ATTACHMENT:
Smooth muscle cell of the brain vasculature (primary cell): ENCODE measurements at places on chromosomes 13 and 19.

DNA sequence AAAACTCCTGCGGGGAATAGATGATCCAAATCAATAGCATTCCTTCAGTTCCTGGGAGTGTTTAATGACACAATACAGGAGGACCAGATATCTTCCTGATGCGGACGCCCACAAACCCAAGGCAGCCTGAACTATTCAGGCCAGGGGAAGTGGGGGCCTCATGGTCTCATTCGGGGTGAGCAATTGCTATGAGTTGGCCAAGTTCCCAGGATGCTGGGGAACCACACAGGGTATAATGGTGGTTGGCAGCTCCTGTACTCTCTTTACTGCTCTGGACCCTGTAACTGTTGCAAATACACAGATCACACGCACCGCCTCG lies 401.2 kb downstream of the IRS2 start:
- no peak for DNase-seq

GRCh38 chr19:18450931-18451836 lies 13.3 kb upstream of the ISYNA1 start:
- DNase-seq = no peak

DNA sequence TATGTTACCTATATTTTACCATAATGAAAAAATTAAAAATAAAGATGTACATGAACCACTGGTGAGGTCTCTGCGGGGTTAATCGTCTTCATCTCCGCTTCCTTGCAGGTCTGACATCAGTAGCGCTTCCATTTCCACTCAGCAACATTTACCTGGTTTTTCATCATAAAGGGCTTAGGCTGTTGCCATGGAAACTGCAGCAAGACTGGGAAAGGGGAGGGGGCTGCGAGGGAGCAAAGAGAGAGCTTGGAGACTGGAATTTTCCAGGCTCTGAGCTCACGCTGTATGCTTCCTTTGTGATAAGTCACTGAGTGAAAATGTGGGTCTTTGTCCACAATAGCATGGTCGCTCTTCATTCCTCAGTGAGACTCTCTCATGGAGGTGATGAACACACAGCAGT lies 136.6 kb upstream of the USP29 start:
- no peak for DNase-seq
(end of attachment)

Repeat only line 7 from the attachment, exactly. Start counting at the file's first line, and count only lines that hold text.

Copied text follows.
- no peak for DNase-seq